Tesla Model Y, Courtesy of Tesla Inc.
Nicolas Caballero's picture

Samsung Seeking To Be Third 4680 Battery Maker For Tesla, Along with Panasonic And LG

Samsung SDI is finishing installing a new 4680 cylindrical battery cell production line for Tesla, joining Panasonic and LG in their quest to become one of the Austin suppliers manufacturer.
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According to information appeared in Korean mainstream press, Samsung SDI, a subsidiary within the Samsung Group - the technology company dedicated to the development and production of batteries - is preparing a new production line for 4680 battery cells. The Korean manufacturer would thus become the third largest supplier of batteries for Tesla's electric cars, along with LG Energy Solutions (also from Korea) and Japanese Panasonic Corporation, which, for now, seems the most advanced of the three since production is already expected to start next year, 2023.

In the information published by Korean source "TheElec", it is ensured that the Korean company is preparing this new production line at its facilities at the Cheonan plant in South Korea. "The cells correspond to the 4680 cylindrical format (46 mm in diameter, 80 mm in length)," states this medium, indicating that the battery manufacturer "will verify the technology within a year". This same publication also states that Samsung SDI is testing the production of a battery cell similar to this one - although a little shorter - for German car manufacturer BMW.

Tesla Batteries, courtesy of Tesla Inc.

Initially, the new production line will have the capacity to manufacture 1 GWh of cells per year. When the processes and technologies are fully verified, this figure will increase significantly, since Tesla indicated that it will acquire all the battery cells of this format that are available on the market, in order to meet the high demand it foresees for its electric cars.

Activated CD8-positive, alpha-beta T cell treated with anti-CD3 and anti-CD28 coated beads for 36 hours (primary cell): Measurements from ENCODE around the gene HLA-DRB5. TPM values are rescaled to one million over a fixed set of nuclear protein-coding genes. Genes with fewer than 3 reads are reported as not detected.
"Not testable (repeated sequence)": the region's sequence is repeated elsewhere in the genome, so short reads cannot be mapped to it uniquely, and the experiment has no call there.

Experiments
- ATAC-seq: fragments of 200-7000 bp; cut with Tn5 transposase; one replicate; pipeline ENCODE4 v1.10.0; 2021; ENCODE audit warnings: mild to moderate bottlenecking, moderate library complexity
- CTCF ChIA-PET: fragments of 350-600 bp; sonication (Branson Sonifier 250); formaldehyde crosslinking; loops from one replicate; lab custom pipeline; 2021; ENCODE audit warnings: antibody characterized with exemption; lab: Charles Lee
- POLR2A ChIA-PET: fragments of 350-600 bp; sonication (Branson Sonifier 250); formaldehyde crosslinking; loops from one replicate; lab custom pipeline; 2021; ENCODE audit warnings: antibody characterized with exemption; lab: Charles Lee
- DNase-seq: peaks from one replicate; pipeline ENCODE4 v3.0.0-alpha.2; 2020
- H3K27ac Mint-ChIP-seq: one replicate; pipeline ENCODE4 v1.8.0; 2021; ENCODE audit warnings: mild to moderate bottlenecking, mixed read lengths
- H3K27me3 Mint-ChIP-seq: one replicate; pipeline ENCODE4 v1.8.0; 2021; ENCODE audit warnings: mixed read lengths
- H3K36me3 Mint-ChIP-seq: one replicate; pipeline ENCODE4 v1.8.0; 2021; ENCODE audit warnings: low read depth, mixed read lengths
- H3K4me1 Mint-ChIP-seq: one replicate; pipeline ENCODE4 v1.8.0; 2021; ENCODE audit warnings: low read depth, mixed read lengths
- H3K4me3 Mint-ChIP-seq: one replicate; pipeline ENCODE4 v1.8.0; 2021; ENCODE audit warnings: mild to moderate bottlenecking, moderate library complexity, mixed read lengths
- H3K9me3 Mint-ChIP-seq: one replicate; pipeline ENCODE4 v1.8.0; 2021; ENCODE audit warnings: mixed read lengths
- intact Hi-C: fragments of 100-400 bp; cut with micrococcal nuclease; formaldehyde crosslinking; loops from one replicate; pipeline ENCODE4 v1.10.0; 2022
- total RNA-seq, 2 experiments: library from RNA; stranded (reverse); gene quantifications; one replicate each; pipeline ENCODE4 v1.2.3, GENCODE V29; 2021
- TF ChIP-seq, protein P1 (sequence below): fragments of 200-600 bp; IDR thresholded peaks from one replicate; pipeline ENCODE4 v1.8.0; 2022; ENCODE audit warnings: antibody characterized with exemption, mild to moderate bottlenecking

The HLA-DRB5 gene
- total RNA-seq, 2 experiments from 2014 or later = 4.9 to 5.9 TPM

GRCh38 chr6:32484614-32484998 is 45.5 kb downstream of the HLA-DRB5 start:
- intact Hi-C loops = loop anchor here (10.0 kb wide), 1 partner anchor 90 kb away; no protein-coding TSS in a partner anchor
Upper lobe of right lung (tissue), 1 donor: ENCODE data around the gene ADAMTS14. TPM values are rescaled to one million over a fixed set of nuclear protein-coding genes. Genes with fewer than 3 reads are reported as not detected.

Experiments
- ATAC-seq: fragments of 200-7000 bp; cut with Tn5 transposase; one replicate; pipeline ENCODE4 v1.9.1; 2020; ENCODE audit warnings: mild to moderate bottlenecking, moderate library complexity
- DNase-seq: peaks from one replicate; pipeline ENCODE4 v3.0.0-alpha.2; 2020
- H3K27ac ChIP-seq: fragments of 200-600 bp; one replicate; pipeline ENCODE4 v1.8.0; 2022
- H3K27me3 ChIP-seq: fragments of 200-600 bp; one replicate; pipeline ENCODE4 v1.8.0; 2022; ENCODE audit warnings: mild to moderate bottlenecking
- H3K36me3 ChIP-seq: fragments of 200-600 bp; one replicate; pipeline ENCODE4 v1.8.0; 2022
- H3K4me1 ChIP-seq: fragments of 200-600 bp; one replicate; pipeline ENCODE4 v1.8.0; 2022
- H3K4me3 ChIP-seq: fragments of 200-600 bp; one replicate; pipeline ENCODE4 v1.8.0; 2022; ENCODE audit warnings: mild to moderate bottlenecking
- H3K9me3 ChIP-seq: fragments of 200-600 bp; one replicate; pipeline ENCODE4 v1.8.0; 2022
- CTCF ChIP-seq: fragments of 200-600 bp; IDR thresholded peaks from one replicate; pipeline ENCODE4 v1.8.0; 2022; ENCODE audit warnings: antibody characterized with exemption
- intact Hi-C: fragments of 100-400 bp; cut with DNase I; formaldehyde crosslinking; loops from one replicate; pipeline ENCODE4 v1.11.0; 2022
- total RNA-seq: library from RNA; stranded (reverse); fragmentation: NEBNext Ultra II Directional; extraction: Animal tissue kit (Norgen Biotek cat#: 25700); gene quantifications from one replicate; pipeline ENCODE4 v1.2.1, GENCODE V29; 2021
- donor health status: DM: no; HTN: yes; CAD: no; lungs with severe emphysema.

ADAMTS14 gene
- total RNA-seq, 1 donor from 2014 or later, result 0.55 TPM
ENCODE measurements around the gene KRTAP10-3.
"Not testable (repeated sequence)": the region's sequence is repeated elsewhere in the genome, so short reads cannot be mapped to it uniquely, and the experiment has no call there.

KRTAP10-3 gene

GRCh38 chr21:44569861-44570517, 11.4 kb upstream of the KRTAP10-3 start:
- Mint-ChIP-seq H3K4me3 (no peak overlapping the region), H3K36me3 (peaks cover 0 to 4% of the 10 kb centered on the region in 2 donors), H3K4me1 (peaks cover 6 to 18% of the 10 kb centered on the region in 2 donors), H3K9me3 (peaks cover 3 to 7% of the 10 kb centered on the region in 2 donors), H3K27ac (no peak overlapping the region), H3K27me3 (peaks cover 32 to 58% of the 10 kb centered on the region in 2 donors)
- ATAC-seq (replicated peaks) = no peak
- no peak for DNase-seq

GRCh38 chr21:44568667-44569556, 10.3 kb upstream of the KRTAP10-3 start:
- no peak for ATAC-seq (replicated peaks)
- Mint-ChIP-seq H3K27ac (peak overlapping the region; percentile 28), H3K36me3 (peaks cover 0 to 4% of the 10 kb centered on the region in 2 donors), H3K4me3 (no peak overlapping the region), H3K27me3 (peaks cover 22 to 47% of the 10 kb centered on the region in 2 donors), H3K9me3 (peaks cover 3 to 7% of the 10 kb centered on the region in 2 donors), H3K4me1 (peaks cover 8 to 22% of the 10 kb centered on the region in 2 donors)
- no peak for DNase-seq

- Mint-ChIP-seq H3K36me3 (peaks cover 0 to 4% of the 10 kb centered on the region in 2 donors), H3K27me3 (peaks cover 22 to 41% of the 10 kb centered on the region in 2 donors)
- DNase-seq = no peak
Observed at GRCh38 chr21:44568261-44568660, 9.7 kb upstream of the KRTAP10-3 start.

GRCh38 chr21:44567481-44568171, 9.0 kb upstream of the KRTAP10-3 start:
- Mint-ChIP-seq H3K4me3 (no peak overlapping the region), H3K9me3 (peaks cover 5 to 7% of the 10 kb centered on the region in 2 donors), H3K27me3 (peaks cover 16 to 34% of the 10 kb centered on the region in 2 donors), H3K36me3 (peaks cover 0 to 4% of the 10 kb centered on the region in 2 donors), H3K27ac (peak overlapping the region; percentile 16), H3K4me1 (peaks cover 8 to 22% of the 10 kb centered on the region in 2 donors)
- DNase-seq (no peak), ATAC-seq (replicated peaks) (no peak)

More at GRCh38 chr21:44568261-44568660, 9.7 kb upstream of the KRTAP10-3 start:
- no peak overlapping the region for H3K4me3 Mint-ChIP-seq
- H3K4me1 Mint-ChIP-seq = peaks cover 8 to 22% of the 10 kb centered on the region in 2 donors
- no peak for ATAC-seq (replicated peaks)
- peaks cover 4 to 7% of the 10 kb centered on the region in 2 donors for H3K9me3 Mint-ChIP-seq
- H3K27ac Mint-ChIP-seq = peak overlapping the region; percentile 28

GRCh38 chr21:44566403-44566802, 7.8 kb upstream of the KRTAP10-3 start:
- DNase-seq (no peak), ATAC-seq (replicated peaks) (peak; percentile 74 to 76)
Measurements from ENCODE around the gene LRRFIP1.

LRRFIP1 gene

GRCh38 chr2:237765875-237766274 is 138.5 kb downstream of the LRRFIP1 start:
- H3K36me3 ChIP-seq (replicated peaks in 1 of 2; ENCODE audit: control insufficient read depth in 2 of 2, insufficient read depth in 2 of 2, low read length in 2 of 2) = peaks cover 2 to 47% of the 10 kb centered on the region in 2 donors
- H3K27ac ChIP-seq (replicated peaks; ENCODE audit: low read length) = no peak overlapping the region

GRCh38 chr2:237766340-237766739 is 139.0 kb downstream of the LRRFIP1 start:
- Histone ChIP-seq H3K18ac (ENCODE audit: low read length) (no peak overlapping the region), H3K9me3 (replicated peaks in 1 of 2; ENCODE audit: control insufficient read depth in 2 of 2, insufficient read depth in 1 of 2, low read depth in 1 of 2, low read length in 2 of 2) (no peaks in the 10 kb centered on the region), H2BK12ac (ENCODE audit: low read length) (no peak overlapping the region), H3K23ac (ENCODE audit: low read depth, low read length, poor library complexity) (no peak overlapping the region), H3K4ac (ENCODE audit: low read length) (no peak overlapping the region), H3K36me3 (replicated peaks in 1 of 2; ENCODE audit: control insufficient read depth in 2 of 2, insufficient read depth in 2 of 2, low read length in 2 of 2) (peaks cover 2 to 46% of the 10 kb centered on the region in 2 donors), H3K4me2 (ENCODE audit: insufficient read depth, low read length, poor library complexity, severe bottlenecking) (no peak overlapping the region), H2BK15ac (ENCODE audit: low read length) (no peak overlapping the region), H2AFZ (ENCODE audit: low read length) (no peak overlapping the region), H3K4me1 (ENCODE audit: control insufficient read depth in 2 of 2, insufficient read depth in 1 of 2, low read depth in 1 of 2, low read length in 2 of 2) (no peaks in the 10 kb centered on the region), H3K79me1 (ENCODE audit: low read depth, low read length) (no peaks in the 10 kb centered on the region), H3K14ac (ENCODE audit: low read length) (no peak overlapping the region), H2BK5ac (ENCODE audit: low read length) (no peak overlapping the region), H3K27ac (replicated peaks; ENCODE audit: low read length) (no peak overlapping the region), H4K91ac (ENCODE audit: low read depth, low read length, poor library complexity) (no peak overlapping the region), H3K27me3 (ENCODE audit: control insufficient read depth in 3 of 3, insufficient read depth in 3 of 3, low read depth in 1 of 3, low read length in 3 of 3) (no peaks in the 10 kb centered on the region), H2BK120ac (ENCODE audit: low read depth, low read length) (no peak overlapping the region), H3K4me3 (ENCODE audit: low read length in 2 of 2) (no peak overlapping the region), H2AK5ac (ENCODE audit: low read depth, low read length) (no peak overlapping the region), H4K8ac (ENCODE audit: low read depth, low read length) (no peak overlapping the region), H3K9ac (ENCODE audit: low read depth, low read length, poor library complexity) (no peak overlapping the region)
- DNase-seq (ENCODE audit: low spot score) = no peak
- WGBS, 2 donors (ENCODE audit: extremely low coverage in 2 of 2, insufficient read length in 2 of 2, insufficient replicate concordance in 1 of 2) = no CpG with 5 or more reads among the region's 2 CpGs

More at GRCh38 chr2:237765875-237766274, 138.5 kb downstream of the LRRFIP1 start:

Although the Austin firm is manufacturing these cells internally on its pilot production line in Fremont, California, it has a limited production capacity due to its own facilities and its limited experience in the production of this specific component. Up until now, Tesla has limited itself to packaging in its factories the cells that Panasonic produced in the Nevada Gigafactory, and subsequently those acquired from suppliers such as LG (Korea) or CATL (China).

Tesla's strategy is to fully rely on its internal production, in turn relying on the supply of companies specifically specialized in the production of battery cells. Elon Musk has already announced that in the future each electric vehicle will have the batteries that best suit their needs; therefore, they will use different technologies such as iron-based chemistries (LFP) and ternary chemistries (NCM and NCMA).

Samsung thus joins Panasonic and LG Energy Solutions in the race for a high-volume contract with Tesla (for supplying Model 3 and Model Y production, but possibly aiming at Model S and X, eventually). The Japanese company (Panasonic) plans to start production next year, which will make it the first external supplier to do so, while Korean LG Energy has recently invested $450 million to produce the cells at its Ochang plant.

Tesla Model 3, courtesy of Tesla Inc.

In the absence of official confirmation from Samsung SDI, the work schedule is still unclear, although the Korean outlet indicates that once pilot production is established in Korea, the company is likely to start producing the new cell in Seremban, Malaysia, with an annual capacity of between 8 and 12 GWh. The company is currently soliciting bids to place an order for Tesla-like manufacturing equipment for the production of the battery cells.

Source: TheElec

All images courtesy of Tesla Inc.

Nico Caballero is the VP of Finance of Cogency Power, specializing in solar energy. He also holds a Diploma in Electric Cars from Delft University of Technology in the Netherlands, and enjoys doing research about Tesla and EV batteries. He can be reached at @NicoTorqueNews on Twitter. Nico covers Tesla and electric vehicle latest happenings at Torque News.


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